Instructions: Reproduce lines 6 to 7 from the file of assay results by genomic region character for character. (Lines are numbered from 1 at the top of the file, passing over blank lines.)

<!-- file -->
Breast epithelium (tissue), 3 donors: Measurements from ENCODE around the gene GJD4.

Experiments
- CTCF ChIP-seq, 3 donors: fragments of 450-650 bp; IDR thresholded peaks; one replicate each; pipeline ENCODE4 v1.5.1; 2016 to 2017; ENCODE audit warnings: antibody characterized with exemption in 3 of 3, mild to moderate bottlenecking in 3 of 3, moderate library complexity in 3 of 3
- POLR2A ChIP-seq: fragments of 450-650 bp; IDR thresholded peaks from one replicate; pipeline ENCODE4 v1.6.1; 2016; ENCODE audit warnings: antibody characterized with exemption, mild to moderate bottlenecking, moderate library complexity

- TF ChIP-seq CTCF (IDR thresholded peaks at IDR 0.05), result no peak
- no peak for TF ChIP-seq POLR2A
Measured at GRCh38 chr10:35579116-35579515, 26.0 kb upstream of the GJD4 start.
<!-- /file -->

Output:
- no peak for TF ChIP-seq POLR2A
Measured at GRCh38 chr10:35579116-35579515, 26.0 kb upstream of the GJD4 start.